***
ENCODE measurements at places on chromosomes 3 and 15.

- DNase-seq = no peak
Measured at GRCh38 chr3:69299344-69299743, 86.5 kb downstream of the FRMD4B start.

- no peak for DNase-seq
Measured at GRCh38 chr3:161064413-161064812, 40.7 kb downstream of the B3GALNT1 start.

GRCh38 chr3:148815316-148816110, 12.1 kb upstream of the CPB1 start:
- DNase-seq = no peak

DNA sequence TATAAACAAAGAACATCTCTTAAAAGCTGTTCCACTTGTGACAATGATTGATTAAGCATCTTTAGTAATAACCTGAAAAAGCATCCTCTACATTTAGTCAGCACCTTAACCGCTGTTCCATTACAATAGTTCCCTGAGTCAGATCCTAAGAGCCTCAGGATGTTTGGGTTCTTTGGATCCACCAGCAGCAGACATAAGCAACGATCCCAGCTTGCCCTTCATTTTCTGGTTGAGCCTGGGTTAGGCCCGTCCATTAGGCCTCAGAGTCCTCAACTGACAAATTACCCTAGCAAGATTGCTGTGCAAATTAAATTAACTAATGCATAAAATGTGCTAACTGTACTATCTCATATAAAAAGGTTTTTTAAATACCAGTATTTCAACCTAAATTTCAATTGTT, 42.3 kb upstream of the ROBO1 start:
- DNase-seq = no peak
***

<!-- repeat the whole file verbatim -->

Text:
ENCODE measurements at places on chromosomes 3 and 15.

- DNase-seq = no peak
Measured at GRCh38 chr3:69299344-69299743, 86.5 kb downstream of the FRMD4B start.

- no peak for DNase-seq
Measured at GRCh38 chr3:161064413-161064812, 40.7 kb downstream of the B3GALNT1 start.

GRCh38 chr3:148815316-148816110, 12.1 kb upstream of the CPB1 start:
- DNase-seq = no peak

DNA sequence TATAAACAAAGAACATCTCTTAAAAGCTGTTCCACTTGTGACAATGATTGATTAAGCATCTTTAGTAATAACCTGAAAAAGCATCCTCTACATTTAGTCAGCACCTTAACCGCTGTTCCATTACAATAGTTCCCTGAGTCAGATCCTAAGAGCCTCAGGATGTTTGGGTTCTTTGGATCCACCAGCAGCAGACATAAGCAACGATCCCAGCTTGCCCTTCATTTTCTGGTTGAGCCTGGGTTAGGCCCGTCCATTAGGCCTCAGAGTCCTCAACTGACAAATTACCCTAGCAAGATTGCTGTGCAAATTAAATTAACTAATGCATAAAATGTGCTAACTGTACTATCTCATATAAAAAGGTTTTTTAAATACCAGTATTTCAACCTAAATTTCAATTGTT, 42.3 kb upstream of the ROBO1 start:
- DNase-seq = no peak